One point to make here is if you have a transformer converter and then have a machine that needs a rotary converter you can always hook up a do nothing motor to the transformer converter and now you have a rotary converter. See this video here. Towards the end of the video I demonstrate using an unloaded air compressor as a rotary converter to run a welder.
The transformer converter will work stunningly well in situations, but you need to know when to use it and why you are using it.
So what would be the use of the transformer converter?
Is there an advantage for the DIY person to build one?
The transformer works best in a few different situations:
Your motor is so hard to start the rotary would have to be way over sized. Evaluate the cost of an extra large rotary. Compare that to the cost of building a transformer converter for the one or two machines that need that extra starting power. Sometimes it is only your air compressor that has trouble starting.
If you have a machine that is going to be used occasionally throughout the day. No sense having a rotary running all day just so you can run a drill press or band saw once or twice in a day.
A machine like a pump or fan that comes on and off all day. Especially if the motor is real small such as 1/4 or 1/2 hp. Here the noise of running a rotary all day just for a small fan motor doesn’t make sense.
If this is a simple motor that needs to run at twice the input voltage: 380, 415, 480, 500. Run the rotary converter through a step up transformer and the weak starting power seems to degrade even more.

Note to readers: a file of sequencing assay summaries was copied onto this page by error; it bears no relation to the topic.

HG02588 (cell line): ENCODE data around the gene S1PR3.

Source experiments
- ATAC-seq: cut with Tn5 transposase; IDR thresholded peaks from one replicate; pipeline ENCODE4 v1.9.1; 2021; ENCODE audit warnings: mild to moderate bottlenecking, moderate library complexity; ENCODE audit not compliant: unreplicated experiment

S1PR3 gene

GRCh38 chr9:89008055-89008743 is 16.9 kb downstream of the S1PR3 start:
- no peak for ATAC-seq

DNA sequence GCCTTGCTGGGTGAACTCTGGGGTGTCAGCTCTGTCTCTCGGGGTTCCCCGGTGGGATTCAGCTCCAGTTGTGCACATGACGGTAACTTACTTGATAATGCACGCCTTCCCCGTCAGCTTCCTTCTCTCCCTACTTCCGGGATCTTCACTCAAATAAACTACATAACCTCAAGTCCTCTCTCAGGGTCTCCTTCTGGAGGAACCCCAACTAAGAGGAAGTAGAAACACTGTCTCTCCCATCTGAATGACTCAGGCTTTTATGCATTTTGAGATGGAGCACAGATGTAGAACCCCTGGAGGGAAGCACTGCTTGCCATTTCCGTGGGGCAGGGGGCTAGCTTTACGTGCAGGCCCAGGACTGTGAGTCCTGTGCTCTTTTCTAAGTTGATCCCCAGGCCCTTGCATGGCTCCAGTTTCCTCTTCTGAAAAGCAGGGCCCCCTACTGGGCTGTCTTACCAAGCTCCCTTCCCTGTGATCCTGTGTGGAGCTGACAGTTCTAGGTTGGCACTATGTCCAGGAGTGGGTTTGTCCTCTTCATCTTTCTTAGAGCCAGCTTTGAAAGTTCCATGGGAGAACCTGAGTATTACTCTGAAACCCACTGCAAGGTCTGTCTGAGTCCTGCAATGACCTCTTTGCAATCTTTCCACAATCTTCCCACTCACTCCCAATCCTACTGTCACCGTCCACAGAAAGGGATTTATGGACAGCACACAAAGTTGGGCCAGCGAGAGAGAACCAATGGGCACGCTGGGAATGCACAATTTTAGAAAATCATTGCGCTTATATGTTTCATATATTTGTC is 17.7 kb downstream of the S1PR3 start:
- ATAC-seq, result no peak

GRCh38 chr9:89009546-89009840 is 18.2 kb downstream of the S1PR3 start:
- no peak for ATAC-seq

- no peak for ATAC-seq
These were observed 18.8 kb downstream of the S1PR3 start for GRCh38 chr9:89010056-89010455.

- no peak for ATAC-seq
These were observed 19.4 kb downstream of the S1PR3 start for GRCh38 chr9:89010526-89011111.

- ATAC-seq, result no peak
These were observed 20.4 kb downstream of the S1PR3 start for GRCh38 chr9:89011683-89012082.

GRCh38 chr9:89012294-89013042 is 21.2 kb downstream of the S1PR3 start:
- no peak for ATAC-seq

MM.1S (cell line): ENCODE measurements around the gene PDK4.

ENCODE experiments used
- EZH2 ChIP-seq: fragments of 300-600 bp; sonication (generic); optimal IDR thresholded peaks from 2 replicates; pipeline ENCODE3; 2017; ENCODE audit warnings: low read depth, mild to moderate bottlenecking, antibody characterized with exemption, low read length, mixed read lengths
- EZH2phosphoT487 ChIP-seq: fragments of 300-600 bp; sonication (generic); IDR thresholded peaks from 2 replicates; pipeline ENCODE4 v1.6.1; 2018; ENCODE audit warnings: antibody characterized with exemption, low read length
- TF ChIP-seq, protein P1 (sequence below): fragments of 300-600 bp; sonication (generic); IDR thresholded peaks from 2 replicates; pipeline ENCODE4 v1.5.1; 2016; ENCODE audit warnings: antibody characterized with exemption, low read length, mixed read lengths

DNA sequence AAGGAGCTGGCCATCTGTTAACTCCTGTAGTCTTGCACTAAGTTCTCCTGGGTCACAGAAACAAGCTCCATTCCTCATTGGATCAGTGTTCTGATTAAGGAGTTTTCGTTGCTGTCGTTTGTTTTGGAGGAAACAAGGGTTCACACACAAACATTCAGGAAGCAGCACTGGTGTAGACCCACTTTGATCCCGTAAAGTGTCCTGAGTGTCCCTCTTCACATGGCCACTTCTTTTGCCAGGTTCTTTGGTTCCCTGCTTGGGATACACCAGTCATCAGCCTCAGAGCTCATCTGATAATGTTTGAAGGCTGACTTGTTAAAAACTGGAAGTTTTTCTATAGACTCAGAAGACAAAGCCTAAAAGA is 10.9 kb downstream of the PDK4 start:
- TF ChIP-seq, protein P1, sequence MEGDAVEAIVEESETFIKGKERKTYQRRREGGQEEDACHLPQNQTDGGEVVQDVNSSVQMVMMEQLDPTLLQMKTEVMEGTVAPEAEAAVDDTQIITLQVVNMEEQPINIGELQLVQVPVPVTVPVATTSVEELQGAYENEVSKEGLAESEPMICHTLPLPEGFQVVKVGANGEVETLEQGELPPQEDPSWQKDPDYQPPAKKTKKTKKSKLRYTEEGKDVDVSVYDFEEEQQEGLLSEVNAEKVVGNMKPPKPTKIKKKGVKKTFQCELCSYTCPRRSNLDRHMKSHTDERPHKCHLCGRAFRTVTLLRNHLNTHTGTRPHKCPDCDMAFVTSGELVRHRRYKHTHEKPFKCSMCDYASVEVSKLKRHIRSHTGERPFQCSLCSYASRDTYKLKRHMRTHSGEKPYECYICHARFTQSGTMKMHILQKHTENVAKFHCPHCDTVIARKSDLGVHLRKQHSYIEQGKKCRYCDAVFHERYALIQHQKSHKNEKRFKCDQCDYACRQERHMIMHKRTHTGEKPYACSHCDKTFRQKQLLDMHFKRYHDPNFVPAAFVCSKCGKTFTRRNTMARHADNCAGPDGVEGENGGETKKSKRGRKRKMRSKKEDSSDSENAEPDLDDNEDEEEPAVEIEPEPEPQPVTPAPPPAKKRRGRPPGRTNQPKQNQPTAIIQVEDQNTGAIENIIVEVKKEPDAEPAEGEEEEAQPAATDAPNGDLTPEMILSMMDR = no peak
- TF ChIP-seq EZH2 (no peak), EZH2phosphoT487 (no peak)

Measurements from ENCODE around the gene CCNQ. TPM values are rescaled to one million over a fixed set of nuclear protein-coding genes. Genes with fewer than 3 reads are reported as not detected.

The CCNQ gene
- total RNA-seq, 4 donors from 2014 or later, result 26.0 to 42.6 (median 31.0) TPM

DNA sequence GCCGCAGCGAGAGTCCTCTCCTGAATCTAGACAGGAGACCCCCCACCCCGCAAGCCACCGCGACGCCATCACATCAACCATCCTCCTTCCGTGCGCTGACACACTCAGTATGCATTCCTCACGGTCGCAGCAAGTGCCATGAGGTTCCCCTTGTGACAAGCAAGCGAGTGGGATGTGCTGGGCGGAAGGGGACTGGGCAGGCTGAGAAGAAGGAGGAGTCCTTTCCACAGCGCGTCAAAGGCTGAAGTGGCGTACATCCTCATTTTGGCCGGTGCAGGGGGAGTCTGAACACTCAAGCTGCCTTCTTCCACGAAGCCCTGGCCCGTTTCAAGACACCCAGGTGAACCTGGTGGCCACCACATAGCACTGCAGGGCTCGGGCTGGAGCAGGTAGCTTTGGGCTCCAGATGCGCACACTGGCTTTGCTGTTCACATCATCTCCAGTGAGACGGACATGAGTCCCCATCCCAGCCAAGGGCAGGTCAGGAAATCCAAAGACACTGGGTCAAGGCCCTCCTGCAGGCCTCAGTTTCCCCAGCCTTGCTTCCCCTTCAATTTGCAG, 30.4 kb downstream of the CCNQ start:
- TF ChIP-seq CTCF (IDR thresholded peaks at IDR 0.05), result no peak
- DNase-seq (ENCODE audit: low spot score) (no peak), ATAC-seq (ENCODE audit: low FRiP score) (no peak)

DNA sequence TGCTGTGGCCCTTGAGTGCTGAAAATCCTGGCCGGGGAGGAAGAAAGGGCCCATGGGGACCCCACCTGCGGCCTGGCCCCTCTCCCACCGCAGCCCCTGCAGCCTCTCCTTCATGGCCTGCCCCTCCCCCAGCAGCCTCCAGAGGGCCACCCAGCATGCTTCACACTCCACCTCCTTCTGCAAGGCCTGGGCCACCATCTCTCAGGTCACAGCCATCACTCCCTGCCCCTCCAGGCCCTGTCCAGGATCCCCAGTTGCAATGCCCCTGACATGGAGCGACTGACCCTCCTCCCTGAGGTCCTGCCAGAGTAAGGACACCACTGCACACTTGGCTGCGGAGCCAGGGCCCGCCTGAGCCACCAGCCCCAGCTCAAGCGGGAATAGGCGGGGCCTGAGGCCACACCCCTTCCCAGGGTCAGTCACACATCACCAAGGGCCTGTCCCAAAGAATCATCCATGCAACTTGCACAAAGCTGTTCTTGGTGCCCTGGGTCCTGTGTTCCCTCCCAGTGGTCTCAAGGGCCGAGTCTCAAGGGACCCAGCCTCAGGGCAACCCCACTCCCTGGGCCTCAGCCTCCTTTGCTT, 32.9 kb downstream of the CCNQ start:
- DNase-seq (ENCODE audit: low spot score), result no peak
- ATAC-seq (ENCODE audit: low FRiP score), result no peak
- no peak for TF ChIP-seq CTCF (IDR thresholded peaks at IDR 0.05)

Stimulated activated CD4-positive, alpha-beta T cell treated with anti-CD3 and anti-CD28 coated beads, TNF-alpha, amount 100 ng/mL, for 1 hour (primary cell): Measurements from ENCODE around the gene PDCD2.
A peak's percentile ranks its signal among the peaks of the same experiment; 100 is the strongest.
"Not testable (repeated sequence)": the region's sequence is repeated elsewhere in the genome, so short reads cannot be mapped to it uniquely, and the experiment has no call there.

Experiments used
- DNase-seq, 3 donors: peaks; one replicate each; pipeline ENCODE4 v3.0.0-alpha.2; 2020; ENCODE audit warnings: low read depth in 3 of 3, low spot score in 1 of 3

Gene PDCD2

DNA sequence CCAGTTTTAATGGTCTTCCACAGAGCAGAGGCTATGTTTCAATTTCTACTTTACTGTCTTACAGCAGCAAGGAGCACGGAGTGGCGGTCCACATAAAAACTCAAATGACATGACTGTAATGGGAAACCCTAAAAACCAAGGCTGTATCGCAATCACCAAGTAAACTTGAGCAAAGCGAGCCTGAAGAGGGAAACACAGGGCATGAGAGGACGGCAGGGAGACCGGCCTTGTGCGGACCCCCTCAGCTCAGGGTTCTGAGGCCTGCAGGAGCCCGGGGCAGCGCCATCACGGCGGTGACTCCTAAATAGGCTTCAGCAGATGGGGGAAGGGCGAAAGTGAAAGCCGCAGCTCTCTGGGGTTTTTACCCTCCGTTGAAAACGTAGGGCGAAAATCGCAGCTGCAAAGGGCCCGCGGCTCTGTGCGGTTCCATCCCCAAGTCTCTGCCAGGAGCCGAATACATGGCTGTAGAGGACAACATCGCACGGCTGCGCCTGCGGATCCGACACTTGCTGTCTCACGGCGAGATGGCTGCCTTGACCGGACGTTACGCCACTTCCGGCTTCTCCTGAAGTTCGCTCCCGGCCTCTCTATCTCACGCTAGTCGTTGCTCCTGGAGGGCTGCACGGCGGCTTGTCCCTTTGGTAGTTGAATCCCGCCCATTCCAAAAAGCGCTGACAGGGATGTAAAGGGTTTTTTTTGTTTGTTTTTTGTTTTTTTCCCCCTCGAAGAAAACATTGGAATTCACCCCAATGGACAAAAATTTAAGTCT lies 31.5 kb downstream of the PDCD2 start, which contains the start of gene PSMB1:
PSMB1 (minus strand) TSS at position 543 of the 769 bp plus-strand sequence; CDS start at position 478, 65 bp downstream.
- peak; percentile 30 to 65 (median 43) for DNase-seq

We can feed the transformer converter straight into a transformer and get the voltage we need and massive starting power.
Of course you can always build a transformer converter that raises the voltage inside with no additional transformer. Ronk industries features that in their advertising.
When you have a very big motor and a very small one. Again sizing the rotary for the big one is expensive and more noise and electrical use.
If you want to save money and get out standing starting power. By shopping around for a used transformer you can have a converter that starts your drill press, air compressor, hydraulic press, dust collector, or any other simple motors. For a very reasonable cost. Size the transformer right and run as many motors as you want from one transformer.
Here’s an image from one of my videos. The yellow thing next to the metal box is a homemade transformer. The box and the transformer start and run the vac with ease.
Here are some examples of a good situation to use the transformer converter.
The 10 hp vacuum cleaner is one. The cost of purchasing a 40 to 50 hp rotary just to run that makes no sense. The small transformer converter that I show in the above image starts and runs it just fine at the cost of a few hundred dollars compared to 4 or 5 thousand for the rotary. That vacuum is an extremely hard to start machine, a 55 hp rotary just barely got it running. During the years I used the vacuum cleaner, I found it very convenient to simply click a 60 amp breaker and the vac and transformer would be powered on together.
On my You Tube channel I show a ten horse air compressor running and also show the inside of the converter box. Think of what it would take to run this compressor on a rotary converter. You would need a 30 hp rotary to run it, and start it reliably. That’s a massive motor running all day for when the compressor needs to start. You are wasting electricity. Think of your shop situation and think of how many hours your air compressor runs in an eight hour day. Sometimes that might be only 30 minutes to an hour.
My customers in the overseas countries had problems of skimpy, expensive electric systems, plus they had to double the line voltage. Those are the worst conditions for a hard to start load. They didn’t have the power to start a large rotary. I showed them how to build their own transformers to raise the voltage and start the motor with out the rotary.